Tullahoma, Tennessee – May 2, 1863

Tullahoma, Tenn.  May 2nd 1863.

My dear Wife

How rapidly time flies?  Here it is Saturday night again time for your letter + it seems only a day or two since I wrote last + it has been a whole week.  I wonder sometimes if it passes as rapidly with you.  I wish I could say my time was spent pleasantly + profitably.  I dont like the field service.  The constant change breaks up all my old foggy notion of comfort + convenience.  I despise this constant dragging about from place to place.  Our Brigade is still in town amusing ourselves throwing up fortifications.  All the rest of the army is gone to the front.  Our pickets are now in five miles of Murphreesboro.  All quiet along the line except the usual skirmishing.  no indications of a general fight soon.  I dont know what the policy of our Generals is, but it seems to me I would wait until the yanks army is weakened by the loss of the troops whose time of service expires soon.  It is said the yankee soldiers will not re enlist + their places, if filled at all, will have to be filled with conscripts + raw recruits, + there is a great difference between them + regularly trained troops.  I dread one of these big battles.  I saw Genl Braggs official report of the Battle of Murphreesboro yesterday + was astonished to learn that our loss in killed wounded + missing was over 10,000 men.  Just think of the widows + orphans from such a loss.

Our Brigadier Genl was ordered to Vicksburg this morning + told our Col he would take our Battalion with him if we wanted to go.  I wanted to go very much but could not get one of our officers to agree to go. They all prefer staying here.  They have an idea of getting back to Mobile one of these days.  I am getting very tired of being so far + so long from home.  Ask Maj if there is not a vacant position some where in the state service that I can get if there is I will resign here + go to it.  So I can see you all occasionally.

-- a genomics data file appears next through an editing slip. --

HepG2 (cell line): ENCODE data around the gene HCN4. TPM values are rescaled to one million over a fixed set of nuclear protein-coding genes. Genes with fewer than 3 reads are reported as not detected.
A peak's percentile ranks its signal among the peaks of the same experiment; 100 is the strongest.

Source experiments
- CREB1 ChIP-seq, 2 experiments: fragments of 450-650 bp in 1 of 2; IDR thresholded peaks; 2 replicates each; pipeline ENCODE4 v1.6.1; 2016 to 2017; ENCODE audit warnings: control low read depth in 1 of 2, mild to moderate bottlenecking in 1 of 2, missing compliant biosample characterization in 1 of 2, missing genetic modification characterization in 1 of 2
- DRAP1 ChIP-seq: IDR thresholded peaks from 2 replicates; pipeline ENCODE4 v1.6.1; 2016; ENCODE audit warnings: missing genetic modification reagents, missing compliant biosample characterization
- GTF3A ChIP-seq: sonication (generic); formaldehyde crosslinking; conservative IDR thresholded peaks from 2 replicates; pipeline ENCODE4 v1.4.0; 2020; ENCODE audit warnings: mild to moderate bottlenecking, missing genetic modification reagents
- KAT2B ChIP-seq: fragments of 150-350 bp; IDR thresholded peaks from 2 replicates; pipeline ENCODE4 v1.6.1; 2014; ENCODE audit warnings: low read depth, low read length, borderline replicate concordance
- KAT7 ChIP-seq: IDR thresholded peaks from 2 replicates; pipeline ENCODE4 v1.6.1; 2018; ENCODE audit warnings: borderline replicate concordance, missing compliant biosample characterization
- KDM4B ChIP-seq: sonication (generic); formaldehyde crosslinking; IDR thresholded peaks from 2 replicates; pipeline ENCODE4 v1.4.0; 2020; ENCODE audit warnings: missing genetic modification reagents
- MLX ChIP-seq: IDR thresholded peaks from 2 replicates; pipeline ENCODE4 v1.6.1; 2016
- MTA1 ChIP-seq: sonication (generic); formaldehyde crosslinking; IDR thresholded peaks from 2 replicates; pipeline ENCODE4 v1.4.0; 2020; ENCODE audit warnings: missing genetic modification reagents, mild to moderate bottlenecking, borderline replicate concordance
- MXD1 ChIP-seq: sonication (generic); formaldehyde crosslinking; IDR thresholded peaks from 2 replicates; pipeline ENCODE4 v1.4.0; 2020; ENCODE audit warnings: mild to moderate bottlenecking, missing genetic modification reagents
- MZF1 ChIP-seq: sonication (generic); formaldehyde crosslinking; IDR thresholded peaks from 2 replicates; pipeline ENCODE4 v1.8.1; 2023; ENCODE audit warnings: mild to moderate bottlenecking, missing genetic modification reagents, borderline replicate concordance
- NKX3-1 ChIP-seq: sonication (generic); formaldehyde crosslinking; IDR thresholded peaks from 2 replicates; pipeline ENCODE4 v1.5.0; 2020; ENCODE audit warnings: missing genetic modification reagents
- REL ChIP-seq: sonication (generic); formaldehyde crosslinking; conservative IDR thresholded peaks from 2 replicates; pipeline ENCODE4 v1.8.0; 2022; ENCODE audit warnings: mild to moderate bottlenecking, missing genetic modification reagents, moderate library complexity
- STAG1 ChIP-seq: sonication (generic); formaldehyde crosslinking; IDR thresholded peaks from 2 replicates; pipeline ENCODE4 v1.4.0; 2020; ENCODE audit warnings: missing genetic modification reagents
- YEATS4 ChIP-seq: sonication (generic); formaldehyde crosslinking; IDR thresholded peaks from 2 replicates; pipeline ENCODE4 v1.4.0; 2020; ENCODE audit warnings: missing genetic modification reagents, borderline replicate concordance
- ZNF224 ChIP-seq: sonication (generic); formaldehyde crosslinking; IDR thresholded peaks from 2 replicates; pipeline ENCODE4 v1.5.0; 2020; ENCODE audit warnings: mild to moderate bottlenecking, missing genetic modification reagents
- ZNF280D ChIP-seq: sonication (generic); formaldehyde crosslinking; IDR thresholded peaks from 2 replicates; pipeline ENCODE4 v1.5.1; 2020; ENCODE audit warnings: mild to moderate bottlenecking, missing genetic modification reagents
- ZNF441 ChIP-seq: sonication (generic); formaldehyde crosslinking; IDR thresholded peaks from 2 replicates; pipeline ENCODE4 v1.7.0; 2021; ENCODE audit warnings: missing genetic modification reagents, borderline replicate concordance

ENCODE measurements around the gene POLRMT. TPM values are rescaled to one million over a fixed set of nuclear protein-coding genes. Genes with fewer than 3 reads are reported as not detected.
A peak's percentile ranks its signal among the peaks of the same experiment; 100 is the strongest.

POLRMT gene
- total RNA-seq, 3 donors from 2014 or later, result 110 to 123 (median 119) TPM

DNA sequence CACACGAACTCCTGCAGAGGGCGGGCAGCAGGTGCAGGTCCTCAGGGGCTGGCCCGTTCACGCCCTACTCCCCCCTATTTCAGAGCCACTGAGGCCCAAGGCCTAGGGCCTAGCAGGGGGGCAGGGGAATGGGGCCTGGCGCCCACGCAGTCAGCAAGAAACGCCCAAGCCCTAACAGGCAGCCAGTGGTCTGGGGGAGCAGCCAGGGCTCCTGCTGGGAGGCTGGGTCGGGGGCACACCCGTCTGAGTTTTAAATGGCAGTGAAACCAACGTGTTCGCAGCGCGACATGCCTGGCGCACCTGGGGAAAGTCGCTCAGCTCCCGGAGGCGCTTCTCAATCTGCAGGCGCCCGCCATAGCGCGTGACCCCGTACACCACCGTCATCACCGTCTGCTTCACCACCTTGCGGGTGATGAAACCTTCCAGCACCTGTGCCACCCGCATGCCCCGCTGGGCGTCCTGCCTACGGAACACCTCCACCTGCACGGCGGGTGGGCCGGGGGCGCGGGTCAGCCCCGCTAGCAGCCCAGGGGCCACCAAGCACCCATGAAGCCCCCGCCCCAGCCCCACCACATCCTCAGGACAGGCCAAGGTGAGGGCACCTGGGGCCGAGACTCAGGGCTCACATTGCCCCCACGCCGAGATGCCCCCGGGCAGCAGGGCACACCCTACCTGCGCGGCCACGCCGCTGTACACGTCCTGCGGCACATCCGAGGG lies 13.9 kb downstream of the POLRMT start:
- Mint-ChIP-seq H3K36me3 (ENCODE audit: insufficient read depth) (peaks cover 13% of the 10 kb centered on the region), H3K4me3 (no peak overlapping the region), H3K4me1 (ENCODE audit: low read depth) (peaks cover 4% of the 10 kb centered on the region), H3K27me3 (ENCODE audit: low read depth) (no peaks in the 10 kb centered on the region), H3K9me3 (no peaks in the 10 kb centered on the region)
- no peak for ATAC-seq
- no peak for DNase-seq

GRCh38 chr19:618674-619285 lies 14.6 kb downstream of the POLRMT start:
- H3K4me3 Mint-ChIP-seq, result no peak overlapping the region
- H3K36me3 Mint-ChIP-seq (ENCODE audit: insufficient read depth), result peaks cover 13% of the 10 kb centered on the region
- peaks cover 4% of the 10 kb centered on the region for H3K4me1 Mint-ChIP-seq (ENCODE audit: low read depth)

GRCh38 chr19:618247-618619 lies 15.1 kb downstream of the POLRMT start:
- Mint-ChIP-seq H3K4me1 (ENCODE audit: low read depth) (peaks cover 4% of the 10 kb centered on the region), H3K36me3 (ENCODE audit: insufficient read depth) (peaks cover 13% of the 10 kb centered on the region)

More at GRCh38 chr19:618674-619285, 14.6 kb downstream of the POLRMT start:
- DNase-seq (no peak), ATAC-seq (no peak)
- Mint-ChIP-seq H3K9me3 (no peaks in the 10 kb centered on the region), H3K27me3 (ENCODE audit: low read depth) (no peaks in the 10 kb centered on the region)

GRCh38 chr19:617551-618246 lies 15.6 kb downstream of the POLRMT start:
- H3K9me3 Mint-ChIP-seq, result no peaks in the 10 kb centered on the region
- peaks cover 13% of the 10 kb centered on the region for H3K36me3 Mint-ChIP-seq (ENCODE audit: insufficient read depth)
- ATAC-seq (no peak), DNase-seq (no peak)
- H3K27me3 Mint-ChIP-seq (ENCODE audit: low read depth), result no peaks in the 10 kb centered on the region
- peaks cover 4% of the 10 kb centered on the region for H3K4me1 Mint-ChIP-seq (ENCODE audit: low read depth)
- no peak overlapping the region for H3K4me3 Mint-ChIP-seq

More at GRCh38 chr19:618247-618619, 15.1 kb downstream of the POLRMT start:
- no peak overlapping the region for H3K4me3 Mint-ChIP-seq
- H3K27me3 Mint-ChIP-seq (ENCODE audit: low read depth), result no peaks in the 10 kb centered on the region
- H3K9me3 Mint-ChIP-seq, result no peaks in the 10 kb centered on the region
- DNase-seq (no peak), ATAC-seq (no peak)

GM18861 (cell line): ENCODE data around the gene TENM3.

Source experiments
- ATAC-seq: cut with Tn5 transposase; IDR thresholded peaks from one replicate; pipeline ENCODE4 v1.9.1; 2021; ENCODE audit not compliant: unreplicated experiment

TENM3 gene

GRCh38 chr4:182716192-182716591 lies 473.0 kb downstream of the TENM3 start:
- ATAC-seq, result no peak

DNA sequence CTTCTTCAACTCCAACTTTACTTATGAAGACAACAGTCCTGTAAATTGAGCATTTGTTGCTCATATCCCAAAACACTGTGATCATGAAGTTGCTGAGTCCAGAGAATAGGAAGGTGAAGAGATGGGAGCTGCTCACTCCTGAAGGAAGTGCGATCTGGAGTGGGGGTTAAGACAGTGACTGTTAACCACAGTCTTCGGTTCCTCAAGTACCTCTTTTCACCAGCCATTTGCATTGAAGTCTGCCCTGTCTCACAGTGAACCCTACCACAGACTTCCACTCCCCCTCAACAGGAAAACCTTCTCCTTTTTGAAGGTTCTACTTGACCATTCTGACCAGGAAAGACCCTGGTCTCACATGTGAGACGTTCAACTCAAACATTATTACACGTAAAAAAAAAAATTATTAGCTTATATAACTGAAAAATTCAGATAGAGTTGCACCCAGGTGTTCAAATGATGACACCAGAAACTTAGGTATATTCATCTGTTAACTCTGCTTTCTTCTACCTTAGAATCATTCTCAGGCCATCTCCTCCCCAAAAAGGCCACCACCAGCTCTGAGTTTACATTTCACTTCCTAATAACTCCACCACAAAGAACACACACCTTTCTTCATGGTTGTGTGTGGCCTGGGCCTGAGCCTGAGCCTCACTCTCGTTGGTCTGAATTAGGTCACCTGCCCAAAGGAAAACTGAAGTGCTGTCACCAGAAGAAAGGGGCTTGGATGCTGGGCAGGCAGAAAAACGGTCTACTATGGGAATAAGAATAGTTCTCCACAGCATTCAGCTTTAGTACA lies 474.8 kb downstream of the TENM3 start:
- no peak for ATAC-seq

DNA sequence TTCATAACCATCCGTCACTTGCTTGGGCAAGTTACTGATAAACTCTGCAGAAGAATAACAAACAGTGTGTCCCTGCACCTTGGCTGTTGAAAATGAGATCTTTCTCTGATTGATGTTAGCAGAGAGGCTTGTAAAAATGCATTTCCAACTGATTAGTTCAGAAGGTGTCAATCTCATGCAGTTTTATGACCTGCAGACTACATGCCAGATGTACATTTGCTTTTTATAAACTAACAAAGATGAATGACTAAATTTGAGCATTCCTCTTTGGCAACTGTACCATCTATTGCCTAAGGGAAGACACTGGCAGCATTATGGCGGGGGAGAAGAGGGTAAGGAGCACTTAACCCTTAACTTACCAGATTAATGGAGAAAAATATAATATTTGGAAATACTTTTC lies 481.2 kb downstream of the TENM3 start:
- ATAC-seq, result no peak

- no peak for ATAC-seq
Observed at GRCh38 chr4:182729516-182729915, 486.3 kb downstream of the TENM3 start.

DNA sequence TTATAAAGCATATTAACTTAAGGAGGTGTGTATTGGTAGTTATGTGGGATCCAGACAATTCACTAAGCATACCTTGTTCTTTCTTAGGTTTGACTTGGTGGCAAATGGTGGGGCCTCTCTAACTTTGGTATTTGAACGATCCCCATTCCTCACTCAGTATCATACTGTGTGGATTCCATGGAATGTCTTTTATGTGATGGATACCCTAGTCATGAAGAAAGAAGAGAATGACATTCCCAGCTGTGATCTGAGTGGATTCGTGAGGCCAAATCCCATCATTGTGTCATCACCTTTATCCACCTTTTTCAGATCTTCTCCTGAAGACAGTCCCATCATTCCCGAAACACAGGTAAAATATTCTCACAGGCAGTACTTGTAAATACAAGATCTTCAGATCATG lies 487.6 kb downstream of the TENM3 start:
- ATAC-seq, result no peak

How I could enjoy an old fashioned Sunday, spent as in peace times.  Some of us will appreciate peace when it does come.

Sunday morning, all quiet as far as heard from, really though there is no Sunday here.  every man that is able to handle a a spade or pick is at work on the breastworks.1  This place is being fortified in case we should have to fall back.  How I could enjoy an old fashioned Sunday, spent as in peace times.  Some of us will appreciate peace when it does come.  There is not a word of war news stirring.  The telegraph reported fighting at Grand Gulf yesterday2 + day before also the death of Genl Tracy,3 but the news is not confirmed.  I cant give you any idea of this country.  I know nothing what ever of its topography.  Tullahoma is a little one horse town on the R.R. from Chattanooga to Nashville.  The Yanks had possession of this country for several months + they left their usual marks, houses + fences destroyed, chimneys standing alone in a pile of ashes.  They say they have abandoned the idea of conquering us but intend to worry + starve us to death.  A great many of the people here are luke warm in the cause + others decidedly in favour of the Union.  Some of the citizens here say they have suffered more from our soldiers a great deal than they did from the Yanks.  I must say I am like the citizens here in one respect.  I dont want our own army ever to be in twenty miles of my home, though the Yanks may be right among you for what I know.  I never see a La paper + have no idea what is going on over there.  We are having beautiful spring weather + vegetation is progressing rapidly They are doing very little here in the way of farming, on account of the uncertainty I suppose, from Montgomery to Chattanooga though the prospect is fine for provision wheat + corn.  I would like to know what you are doing in the way of crop? We have a mail every day from Mobile but it is a long time between your letters.  No news from Joe or Enoch.  They are in the front.  I may never see either of them again though in less than twenty miles of them.  Write as usual.  Love to all.
Take good care of your dear self + babies + believe me your own

The Letter:

  1. Barriers which were about breast-high and protected soldiers from enemy fire. See images.
  2. Grand Gulf, Mississippi. On April 29, 1863 seven Union ironclads attacked Confederate troops as part of the operations against Vicksburg.
  3. Brig. Gen. Edward Dorr Tracy, killed at Port Gibson, May 1, 1863.